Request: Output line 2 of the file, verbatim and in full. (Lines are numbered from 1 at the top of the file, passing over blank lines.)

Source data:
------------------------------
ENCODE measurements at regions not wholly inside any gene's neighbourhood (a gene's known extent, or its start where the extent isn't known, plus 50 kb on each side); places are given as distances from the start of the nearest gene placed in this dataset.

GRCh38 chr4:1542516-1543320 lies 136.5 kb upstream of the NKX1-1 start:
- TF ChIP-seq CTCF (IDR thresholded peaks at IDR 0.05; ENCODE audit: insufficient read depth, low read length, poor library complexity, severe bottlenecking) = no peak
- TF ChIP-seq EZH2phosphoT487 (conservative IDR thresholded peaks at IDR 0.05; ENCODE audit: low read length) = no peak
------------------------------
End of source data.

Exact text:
GRCh38 chr4:1542516-1543320 lies 136.5 kb upstream of the NKX1-1 start: